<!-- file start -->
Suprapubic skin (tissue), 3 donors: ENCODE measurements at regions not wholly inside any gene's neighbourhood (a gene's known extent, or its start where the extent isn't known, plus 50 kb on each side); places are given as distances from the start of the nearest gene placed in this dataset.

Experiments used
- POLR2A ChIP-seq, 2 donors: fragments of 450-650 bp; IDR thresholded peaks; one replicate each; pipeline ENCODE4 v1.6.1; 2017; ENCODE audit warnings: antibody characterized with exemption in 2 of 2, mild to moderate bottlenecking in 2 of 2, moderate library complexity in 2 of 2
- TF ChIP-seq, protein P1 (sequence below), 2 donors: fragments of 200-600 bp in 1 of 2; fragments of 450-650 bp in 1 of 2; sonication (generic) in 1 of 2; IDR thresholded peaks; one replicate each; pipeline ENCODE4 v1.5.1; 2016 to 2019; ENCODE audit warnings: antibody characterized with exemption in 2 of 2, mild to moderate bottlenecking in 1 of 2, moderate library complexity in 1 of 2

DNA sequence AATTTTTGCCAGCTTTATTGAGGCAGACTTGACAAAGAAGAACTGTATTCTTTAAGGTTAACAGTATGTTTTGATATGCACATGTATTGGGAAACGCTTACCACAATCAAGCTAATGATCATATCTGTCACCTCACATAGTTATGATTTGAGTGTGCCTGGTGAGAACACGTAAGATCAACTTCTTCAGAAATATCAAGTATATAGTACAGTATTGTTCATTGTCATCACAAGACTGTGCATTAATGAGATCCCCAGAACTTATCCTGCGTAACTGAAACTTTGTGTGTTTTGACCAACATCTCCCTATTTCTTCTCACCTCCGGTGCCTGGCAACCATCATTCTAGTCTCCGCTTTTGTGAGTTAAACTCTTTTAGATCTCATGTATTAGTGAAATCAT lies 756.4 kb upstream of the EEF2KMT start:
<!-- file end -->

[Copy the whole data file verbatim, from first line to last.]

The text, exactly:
Suprapubic skin (tissue), 3 donors: ENCODE measurements at regions not wholly inside any gene's neighbourhood (a gene's known extent, or its start where the extent isn't known, plus 50 kb on each side); places are given as distances from the start of the nearest gene placed in this dataset.

Experiments used
- POLR2A ChIP-seq, 2 donors: fragments of 450-650 bp; IDR thresholded peaks; one replicate each; pipeline ENCODE4 v1.6.1; 2017; ENCODE audit warnings: antibody characterized with exemption in 2 of 2, mild to moderate bottlenecking in 2 of 2, moderate library complexity in 2 of 2
- TF ChIP-seq, protein P1 (sequence below), 2 donors: fragments of 200-600 bp in 1 of 2; fragments of 450-650 bp in 1 of 2; sonication (generic) in 1 of 2; IDR thresholded peaks; one replicate each; pipeline ENCODE4 v1.5.1; 2016 to 2019; ENCODE audit warnings: antibody characterized with exemption in 2 of 2, mild to moderate bottlenecking in 1 of 2, moderate library complexity in 1 of 2

DNA sequence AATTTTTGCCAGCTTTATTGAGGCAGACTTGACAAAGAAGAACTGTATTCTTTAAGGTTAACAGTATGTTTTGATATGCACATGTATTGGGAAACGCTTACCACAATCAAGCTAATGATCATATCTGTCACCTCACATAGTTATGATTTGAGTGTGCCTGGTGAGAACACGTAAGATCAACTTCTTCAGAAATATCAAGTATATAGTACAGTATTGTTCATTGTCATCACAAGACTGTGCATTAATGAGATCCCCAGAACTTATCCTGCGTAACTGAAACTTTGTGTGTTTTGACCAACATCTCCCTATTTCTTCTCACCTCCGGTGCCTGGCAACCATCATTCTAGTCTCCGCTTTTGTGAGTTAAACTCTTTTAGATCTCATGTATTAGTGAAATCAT lies 756.4 kb upstream of the EEF2KMT start: